TS McNamara (42) [Avatar] Offline
#1
Welcome to the latest progress report for Rust in Action, a book on the Rust programming language for intermediate programmers that teaches Rust via systems programming.

Several chapters are already currently available via Manning's Early Access Program (MEAP). If you don't own the book and would like to preview its contents for free, visit the book's liveBook page. To get there, visit the book's webpage and click "Look inside".

Book Progress

Chapter 7 should be published shortly. It is going through a few stages of editorial review. Even though this book is a MEAP, we don't want to release something that causes confusion. The chapter is quite large and there have been internal discussions about splitting into two or three smaller chapters. The chapter takes readers through the process of building several key/value stores and discusses how hashing and B-Trees operates.

With upcoming changes to the concurrency landscape in Rust (esp. Tokio stabilization due in July), I've decided to work on another chapter: Time.

Time covers: representing time in a digital computer, how hardware and software clocks work and how NTP operates. There's no need to be mystified by how this process works. Readers will be writing an NTP client from scratch!

If you would like to do some pre-reading, I've made one of the code projects available for review here: https://git.nzoss.org.nz/tim-mcnamara/timepong. I'm hoping that this project will outlive the book! If you have Rust installed, you should be able to keep your system's time in sync right away!
19705 (2) [Avatar] Offline
#2
Coincidentally my 'learning rust' project has been a key value store with b-tree indexes. It will be really interesting to compare our solutions. I suspect yours will be a lot more elegant!

I hope this means that chapter 8 will be covering Tokio? I've tried to learn it using the official documentation and it has left me completely befuddled! Really looking forward to that.
TS McNamara (42) [Avatar] Offline
#3
19705 wrote:Coincidentally my 'learning rust' project has been a key value store with b-tree indexes. It will be really interesting to compare our solutions. I suspect yours will be a lot more elegant!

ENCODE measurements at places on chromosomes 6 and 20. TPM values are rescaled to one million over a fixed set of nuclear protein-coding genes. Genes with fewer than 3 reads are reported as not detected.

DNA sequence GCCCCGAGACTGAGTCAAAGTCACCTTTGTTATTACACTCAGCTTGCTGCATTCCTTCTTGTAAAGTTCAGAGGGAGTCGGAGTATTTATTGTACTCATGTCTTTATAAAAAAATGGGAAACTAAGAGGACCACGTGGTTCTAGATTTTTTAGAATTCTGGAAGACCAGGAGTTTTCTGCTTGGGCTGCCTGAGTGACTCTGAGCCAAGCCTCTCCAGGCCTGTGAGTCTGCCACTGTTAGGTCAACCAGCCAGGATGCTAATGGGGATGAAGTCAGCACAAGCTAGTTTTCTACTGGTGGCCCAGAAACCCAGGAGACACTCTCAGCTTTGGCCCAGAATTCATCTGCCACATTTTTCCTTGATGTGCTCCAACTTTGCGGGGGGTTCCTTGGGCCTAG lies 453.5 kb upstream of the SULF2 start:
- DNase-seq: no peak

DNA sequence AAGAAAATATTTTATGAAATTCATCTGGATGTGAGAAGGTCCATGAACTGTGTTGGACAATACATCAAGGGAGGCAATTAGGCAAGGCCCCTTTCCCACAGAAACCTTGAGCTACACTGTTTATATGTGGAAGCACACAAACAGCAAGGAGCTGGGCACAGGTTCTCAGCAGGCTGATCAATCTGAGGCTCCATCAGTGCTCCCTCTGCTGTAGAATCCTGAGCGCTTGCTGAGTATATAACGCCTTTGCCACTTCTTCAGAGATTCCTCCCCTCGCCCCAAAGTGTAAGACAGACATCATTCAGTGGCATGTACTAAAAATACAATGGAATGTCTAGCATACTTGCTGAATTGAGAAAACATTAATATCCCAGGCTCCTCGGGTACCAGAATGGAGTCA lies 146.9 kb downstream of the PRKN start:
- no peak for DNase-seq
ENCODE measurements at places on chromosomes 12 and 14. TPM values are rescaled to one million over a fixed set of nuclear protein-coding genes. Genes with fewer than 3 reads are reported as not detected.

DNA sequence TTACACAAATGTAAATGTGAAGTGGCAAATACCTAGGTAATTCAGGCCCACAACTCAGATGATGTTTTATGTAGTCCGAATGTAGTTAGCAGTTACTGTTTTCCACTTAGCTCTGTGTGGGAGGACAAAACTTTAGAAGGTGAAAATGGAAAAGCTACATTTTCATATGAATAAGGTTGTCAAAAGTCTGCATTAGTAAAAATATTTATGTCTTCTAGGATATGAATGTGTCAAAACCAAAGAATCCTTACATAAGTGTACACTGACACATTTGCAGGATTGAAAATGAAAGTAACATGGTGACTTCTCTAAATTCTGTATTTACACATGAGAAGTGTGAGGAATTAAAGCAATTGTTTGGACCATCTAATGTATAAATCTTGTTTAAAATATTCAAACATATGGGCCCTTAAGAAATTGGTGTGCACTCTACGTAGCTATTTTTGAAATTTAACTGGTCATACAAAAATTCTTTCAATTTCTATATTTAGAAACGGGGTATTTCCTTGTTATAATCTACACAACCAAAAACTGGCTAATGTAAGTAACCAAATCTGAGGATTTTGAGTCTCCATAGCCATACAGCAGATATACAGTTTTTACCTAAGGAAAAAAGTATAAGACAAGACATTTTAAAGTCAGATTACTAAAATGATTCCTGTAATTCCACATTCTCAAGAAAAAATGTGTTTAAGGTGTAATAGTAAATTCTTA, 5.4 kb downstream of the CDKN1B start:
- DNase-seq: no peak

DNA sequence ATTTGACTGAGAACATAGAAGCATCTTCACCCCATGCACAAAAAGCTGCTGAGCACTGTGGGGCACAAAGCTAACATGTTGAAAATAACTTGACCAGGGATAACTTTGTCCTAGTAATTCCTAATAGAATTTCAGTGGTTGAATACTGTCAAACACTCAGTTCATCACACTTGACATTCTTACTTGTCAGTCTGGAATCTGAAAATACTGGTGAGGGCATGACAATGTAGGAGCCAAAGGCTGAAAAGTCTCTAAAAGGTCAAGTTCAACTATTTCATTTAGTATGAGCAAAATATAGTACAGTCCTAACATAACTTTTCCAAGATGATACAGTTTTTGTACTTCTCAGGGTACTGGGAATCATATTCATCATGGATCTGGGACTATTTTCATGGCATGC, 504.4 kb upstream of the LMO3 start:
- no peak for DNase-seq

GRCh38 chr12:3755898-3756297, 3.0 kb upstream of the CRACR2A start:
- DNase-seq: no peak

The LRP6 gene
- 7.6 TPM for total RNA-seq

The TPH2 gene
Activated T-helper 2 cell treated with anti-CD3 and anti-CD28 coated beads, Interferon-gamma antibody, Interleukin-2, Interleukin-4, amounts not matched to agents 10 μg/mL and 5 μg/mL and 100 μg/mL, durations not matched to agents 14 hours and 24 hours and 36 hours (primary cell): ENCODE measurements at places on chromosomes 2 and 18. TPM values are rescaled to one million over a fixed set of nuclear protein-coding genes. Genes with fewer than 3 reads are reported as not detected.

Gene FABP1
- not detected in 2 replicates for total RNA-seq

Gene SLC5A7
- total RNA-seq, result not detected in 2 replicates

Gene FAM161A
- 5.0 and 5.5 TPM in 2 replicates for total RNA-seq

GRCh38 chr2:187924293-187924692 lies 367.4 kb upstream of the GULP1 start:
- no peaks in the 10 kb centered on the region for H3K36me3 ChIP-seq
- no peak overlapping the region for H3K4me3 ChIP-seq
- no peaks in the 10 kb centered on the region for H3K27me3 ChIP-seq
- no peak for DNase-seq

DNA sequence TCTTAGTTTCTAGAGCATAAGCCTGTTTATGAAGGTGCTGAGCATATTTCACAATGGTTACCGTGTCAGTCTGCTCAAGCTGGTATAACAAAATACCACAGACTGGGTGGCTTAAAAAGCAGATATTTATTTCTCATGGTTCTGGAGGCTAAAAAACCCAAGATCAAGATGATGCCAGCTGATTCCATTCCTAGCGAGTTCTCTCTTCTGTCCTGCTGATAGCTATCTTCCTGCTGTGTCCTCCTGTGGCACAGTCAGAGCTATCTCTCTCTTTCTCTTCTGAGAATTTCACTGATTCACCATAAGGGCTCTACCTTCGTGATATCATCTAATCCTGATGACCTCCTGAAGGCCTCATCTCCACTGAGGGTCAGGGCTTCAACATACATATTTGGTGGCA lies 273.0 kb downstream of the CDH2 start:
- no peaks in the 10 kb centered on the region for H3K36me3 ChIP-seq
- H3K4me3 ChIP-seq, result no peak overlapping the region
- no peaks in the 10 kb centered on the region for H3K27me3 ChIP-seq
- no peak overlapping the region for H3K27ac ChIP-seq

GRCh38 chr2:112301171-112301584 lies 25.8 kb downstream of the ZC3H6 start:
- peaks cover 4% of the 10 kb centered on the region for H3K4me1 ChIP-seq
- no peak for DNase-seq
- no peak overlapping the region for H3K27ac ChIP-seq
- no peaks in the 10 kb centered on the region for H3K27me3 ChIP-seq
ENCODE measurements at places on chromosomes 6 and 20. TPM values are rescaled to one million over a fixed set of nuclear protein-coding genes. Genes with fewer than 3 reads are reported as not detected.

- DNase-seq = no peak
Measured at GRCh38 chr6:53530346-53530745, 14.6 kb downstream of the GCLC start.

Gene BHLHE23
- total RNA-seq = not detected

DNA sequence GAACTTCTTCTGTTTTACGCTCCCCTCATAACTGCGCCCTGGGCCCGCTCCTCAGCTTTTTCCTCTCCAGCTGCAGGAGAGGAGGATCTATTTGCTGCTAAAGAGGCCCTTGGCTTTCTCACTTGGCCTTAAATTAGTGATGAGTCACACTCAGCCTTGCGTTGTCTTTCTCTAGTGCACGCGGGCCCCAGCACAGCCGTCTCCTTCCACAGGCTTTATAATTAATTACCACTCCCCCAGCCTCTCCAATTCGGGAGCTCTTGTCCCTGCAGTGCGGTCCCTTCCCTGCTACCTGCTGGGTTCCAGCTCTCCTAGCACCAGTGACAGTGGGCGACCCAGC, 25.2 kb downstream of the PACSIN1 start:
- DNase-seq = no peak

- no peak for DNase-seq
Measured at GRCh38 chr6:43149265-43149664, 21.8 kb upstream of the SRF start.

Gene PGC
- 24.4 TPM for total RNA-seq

Lol - possibly, although unlikely! Its lack of elegance is actually partially to blame for the delay.

I took the unwise choice to try to explain how to create an on-disk b-tree on top of an append-only key/value store. This is actually the on-disk architecture of the CouchDB database and the primary reason why data corruption is impossible within CouchDB. Why is that unwise? Well, to explain everything the chapter needs to explain a) key/value stores, b) secondary storage (e.g. spinning disks introduce delays), c) b-trees, d) CRC checks, e) ...

I'm hoping that the material will actually be seen by the readership as very impressive. But the editorial team are rightly concerned that it is far too much material to pack into a single chapter.


19705 wrote:I hope this means that chapter 8 will be covering Tokio? I've tried to learn it using the official documentation and it has left me completely befuddled! Really looking forward to that.
I hope to, but to be honest I'm still somewhat undecided. If I'm perfectly honest, I'm feeling a little exhausted and would prefer an easier task! The last year has been quite a mental battle. Most evenings from 8-11pm have been stuck in front of the computer.

In the table of contents submitted to the editors, I intended to explain networking by either implementing a proxy for the Postgres on-wire protocol that measures queries/minute. tokio would be a very good choice for that kind of system.

I have had some readers ask if I could do something lower-level though. Another part of me would like to explain layer 4 protocols (e.g. UDP and TCP) by implementing something else on top of IP.

At this stage, I only have sketches of designs. Happy to hear more thoughts..